Insufferably, the wild cat has only recently lost its genetic purity, biologists write in a trade journal Current Biology. The cat-sick Romans, the Vikings with their ship cats, the Middle Ages with their house cats: the wild cat all turned up its snout, according to DNA research on old cat bones. Even in a British castle, where wild cat bones lay in a well together with those of domestic cats, the DNA of both species had virtually no overlap.
But things must have gone wrong in the 1950s, according to a second study, this time of modern cat DNA. Britain’s proud wild cat, decimated in numbers by disease and hunted by encroaching humans, must have made out with the much smaller domestic cat. About three-quarters of its DNA has now been contaminated by hereditary material from today’s domestic cat.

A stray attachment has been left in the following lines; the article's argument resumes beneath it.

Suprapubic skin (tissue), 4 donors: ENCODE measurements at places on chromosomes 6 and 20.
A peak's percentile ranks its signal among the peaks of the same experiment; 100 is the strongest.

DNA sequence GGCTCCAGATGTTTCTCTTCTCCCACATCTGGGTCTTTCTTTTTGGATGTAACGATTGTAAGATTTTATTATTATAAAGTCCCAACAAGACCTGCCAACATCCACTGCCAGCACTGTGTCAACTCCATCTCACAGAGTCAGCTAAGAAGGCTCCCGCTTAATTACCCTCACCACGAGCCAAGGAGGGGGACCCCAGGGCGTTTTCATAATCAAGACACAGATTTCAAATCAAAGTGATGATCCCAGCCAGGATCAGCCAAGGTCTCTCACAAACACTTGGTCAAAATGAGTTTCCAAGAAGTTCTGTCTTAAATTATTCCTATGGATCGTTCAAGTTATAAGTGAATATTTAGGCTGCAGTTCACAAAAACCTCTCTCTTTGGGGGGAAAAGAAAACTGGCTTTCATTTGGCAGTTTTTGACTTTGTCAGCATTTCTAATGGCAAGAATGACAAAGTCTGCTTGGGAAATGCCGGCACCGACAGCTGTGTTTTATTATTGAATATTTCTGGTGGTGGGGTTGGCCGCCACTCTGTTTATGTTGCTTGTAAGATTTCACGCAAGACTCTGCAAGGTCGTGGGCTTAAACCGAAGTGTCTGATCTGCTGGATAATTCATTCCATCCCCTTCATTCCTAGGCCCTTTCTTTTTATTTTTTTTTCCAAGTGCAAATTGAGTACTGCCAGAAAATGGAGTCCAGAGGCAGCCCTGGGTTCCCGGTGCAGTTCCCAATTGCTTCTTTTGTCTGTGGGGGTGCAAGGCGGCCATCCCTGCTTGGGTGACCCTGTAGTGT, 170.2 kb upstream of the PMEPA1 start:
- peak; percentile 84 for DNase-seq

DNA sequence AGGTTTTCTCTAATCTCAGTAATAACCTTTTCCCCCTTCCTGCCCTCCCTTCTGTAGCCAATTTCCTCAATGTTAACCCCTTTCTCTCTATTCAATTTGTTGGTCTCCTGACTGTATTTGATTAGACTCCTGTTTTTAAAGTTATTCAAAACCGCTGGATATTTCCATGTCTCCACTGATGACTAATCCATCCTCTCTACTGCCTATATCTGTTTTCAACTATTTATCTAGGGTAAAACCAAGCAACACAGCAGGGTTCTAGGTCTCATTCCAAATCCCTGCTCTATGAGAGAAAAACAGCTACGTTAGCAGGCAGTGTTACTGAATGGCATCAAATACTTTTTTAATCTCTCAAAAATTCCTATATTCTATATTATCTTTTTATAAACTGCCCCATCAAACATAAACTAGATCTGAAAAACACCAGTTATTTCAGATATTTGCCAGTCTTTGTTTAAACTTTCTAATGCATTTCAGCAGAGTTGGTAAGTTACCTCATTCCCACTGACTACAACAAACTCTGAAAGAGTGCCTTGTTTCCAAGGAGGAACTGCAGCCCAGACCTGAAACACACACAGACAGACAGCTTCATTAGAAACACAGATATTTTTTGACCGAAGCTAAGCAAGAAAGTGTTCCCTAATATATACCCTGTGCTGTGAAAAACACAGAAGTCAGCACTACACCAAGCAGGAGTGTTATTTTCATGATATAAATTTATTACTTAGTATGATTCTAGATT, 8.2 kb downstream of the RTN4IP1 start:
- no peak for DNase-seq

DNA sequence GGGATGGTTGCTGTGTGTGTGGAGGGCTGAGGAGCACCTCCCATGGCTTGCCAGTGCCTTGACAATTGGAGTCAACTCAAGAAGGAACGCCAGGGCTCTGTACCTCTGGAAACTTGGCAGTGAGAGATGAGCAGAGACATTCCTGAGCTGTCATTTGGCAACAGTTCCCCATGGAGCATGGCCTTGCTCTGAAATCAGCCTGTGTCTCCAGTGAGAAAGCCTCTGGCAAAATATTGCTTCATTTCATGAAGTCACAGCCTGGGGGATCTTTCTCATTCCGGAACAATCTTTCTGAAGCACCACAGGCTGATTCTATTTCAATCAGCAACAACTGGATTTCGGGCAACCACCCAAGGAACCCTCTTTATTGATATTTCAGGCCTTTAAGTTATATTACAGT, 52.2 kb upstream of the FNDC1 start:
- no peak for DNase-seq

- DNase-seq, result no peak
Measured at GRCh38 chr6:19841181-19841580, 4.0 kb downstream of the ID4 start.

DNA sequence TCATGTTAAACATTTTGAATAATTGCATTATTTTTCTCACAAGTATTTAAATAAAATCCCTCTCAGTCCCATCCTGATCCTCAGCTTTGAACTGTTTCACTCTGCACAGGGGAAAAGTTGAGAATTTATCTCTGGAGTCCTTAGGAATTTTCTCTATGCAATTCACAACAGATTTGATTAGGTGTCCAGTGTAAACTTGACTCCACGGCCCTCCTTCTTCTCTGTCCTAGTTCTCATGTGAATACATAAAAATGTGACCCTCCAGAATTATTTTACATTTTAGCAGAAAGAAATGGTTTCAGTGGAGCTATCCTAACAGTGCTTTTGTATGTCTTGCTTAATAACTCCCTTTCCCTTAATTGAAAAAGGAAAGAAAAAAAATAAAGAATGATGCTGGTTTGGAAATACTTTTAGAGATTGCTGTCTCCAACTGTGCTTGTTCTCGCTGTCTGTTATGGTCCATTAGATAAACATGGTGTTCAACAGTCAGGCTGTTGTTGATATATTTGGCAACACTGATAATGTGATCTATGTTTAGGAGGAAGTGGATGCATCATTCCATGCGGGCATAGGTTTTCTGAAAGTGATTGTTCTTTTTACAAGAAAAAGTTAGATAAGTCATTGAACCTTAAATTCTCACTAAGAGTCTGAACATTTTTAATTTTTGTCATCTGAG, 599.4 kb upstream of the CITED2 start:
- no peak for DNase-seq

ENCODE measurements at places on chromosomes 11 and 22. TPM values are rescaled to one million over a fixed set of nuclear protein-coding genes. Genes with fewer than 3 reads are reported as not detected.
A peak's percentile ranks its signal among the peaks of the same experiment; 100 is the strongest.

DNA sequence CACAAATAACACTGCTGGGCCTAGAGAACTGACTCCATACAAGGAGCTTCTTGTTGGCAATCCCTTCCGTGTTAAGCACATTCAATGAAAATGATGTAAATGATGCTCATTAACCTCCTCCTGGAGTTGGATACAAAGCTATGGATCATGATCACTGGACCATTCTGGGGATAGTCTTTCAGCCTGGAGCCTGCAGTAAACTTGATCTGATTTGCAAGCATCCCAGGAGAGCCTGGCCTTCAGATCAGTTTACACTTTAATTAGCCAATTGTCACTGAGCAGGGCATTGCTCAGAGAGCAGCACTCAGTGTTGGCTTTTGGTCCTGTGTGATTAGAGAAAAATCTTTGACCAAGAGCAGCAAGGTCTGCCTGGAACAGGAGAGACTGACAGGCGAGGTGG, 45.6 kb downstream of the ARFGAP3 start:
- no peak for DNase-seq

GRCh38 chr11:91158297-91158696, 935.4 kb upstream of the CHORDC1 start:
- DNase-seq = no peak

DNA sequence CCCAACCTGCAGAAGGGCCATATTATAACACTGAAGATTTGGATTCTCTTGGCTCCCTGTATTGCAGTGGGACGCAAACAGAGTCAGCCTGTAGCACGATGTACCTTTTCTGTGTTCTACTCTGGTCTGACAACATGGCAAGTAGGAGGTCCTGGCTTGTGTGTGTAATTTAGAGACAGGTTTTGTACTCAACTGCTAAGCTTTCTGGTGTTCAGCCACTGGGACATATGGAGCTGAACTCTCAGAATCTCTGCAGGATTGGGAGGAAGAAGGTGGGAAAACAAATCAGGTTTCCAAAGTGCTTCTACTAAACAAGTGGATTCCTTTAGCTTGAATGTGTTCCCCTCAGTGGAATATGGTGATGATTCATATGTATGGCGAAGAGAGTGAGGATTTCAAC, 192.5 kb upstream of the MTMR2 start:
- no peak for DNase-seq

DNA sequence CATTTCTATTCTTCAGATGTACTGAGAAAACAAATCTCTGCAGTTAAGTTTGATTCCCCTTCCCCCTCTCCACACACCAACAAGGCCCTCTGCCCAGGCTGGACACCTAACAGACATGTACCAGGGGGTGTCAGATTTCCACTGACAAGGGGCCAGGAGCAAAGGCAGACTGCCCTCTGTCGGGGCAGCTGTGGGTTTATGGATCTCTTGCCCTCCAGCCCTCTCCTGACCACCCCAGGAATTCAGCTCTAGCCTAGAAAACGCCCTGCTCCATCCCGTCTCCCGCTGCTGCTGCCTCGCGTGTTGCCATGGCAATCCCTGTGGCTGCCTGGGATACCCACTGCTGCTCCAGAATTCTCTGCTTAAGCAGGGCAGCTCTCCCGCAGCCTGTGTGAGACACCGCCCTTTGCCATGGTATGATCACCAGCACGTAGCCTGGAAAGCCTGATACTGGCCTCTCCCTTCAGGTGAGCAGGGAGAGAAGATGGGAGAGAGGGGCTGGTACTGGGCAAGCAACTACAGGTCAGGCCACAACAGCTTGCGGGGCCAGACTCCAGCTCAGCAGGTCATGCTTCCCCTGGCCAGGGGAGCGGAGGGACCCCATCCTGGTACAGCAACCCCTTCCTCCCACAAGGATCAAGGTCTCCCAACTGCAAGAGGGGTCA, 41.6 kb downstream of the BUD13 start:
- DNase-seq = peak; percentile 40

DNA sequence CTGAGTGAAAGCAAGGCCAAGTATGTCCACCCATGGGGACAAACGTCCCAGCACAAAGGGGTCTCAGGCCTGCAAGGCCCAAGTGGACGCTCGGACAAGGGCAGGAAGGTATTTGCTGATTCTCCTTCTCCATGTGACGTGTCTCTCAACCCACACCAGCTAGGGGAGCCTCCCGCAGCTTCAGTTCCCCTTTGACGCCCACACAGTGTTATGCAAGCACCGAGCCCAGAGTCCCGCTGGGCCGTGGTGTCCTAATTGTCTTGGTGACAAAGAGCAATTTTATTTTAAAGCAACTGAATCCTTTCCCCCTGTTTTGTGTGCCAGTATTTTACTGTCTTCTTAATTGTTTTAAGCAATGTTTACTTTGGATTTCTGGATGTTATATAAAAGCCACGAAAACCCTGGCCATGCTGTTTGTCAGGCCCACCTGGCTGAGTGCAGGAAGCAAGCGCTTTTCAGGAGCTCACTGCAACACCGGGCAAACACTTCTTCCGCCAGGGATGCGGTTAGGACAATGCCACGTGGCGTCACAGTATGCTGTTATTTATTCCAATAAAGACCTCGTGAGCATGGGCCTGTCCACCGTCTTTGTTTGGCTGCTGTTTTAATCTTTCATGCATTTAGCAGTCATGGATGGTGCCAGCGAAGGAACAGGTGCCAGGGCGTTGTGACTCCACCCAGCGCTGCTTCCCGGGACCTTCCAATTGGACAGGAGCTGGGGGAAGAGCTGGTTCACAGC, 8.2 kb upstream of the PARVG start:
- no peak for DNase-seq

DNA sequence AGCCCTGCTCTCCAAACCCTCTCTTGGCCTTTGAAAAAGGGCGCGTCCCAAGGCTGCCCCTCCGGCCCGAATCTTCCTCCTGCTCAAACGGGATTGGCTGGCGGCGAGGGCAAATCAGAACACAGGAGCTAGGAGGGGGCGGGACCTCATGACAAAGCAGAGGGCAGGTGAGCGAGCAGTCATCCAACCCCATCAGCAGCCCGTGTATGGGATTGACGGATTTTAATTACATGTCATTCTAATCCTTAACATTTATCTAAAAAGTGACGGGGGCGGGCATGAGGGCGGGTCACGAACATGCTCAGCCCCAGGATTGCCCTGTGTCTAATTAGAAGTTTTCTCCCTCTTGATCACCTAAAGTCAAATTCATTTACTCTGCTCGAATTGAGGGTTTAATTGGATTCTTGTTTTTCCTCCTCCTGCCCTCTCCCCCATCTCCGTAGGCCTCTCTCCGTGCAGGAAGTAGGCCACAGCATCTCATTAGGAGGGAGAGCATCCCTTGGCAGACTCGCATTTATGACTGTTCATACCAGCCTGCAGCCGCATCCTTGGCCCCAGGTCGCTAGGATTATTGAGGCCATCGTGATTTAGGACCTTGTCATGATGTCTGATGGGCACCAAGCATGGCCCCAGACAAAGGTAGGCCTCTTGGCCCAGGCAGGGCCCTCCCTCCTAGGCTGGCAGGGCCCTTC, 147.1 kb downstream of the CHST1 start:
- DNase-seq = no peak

“Everything that has evolved in this wild cat over thousands of years has been lost in a few generations,” lamented research leader Jo Howard-McCombe of the Royal Zoological Society of Scotland to the trade journal Science. The Scottish wildcat may still look big and ferocious, but it is in fact “genetically extinct”, notes Howard-McCombes’ group. Underneath his thick, striped coat lies Poekie the house cat.
All hope now rests on the approximately 160 wild Scottish cats held in captivity. Only about eighteen percent of their DNA shows traces of domestic cat. Last summer, the Royal Society released nineteen of the animals into a Scottish nature park in the hope that the group will survive and maintain its genetic purity. But others find it wiser to import a group of wild cats from, for example, Romania, where the animals still appear to be fairly purebred.
The wild cat is a bit larger and much more solitary than the normal domestic cat. The latter has thousands of years of evolution behind it, which is believed to date back to the earliest farmers. The slightly less grumpy African wild cat probably went after the mice that flocked to prehistoric farms. A friendship between humans and animals was born: cats would later serve as ship’s cats, be worshiped by the Egyptians, and be allowed to sleep in bed with modern humans.